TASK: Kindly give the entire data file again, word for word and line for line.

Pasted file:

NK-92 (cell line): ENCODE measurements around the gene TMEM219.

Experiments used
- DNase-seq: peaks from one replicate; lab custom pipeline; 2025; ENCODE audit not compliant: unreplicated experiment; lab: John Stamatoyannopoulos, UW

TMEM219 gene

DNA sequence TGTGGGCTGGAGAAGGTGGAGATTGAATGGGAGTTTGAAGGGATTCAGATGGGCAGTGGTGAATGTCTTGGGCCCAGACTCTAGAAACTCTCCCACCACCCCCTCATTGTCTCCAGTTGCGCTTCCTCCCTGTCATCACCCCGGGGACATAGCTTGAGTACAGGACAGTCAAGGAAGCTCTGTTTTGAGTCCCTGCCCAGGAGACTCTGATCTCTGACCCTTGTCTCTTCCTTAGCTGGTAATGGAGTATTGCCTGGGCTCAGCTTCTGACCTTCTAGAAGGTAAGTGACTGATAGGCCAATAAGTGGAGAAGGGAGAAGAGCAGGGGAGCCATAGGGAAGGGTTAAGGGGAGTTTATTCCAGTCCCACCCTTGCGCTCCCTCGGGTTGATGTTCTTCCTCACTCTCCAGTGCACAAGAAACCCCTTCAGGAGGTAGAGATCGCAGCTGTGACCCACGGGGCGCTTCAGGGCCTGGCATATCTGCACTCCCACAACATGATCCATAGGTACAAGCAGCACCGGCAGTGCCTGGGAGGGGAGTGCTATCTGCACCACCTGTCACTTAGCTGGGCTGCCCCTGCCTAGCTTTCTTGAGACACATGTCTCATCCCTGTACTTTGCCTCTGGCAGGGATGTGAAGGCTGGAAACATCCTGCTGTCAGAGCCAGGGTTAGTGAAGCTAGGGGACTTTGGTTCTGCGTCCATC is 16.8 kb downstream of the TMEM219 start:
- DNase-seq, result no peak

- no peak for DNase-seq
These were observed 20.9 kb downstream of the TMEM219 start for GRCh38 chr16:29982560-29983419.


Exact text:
NK-92 (cell line): ENCODE measurements around the gene TMEM219.

Experiments used
- DNase-seq: peaks from one replicate; lab custom pipeline; 2025; ENCODE audit not compliant: unreplicated experiment; lab: John Stamatoyannopoulos, UW

TMEM219 gene

DNA sequence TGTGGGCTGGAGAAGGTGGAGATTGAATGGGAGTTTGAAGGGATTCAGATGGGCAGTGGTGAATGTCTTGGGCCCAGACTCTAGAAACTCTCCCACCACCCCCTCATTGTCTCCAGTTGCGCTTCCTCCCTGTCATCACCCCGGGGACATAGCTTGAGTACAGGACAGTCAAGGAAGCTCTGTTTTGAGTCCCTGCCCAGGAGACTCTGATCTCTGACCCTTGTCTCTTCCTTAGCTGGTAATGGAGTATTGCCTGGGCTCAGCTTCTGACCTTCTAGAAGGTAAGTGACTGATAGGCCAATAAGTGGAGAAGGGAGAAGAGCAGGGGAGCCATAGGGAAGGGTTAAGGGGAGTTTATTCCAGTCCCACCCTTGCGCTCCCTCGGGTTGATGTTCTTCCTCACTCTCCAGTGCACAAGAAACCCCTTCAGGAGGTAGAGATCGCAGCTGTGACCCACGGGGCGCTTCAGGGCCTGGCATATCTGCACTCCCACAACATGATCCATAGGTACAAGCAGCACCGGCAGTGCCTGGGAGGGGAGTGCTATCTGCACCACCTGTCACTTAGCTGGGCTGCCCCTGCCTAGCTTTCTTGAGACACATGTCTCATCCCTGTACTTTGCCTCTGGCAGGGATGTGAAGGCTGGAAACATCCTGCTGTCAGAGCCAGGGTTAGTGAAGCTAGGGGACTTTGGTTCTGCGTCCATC is 16.8 kb downstream of the TMEM219 start:
- DNase-seq, result no peak

- no peak for DNase-seq
These were observed 20.9 kb downstream of the TMEM219 start for GRCh38 chr16:29982560-29983419.